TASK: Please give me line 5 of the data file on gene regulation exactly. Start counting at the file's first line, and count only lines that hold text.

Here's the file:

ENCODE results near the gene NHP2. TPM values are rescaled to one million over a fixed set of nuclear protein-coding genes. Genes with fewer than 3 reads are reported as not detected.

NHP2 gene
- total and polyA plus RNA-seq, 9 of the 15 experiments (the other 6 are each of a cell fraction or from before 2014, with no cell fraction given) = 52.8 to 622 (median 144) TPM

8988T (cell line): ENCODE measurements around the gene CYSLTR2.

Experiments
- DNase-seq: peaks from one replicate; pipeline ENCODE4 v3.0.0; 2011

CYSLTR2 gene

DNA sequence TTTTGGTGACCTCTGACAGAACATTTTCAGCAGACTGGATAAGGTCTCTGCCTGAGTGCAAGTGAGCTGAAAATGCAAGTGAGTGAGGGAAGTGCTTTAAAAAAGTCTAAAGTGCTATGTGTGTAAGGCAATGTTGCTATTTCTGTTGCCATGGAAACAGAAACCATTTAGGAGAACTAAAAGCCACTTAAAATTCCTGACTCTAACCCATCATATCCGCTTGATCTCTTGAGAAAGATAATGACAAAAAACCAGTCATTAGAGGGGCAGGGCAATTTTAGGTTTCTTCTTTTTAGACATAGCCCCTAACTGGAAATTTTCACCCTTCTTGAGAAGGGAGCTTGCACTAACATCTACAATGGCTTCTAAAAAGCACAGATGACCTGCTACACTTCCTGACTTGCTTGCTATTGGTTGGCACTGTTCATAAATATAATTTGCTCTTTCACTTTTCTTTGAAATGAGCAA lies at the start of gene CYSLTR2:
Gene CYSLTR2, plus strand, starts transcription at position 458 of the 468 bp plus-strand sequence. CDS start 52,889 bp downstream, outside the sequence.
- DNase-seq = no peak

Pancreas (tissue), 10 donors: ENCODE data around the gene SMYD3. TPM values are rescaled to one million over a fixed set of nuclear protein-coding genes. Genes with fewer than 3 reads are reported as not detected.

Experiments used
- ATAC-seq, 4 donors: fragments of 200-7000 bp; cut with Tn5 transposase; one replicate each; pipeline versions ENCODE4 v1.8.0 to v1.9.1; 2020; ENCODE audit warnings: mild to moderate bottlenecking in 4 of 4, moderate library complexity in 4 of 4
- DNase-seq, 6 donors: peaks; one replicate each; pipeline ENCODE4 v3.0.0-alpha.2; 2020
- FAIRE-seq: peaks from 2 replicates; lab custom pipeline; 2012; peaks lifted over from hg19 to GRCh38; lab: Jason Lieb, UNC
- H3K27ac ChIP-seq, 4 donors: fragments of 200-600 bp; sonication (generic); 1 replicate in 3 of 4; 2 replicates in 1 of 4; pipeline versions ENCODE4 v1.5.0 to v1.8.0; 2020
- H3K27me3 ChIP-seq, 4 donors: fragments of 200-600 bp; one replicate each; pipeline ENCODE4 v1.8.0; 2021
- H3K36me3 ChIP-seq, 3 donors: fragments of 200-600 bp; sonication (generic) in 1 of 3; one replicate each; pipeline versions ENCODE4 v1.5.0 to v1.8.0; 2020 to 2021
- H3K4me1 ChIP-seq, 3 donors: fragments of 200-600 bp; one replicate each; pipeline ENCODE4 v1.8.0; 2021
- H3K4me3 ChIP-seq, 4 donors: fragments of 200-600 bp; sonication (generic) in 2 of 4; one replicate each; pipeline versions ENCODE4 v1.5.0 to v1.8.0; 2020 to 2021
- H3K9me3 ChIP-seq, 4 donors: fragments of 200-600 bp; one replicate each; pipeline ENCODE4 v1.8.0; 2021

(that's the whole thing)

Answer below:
Experiments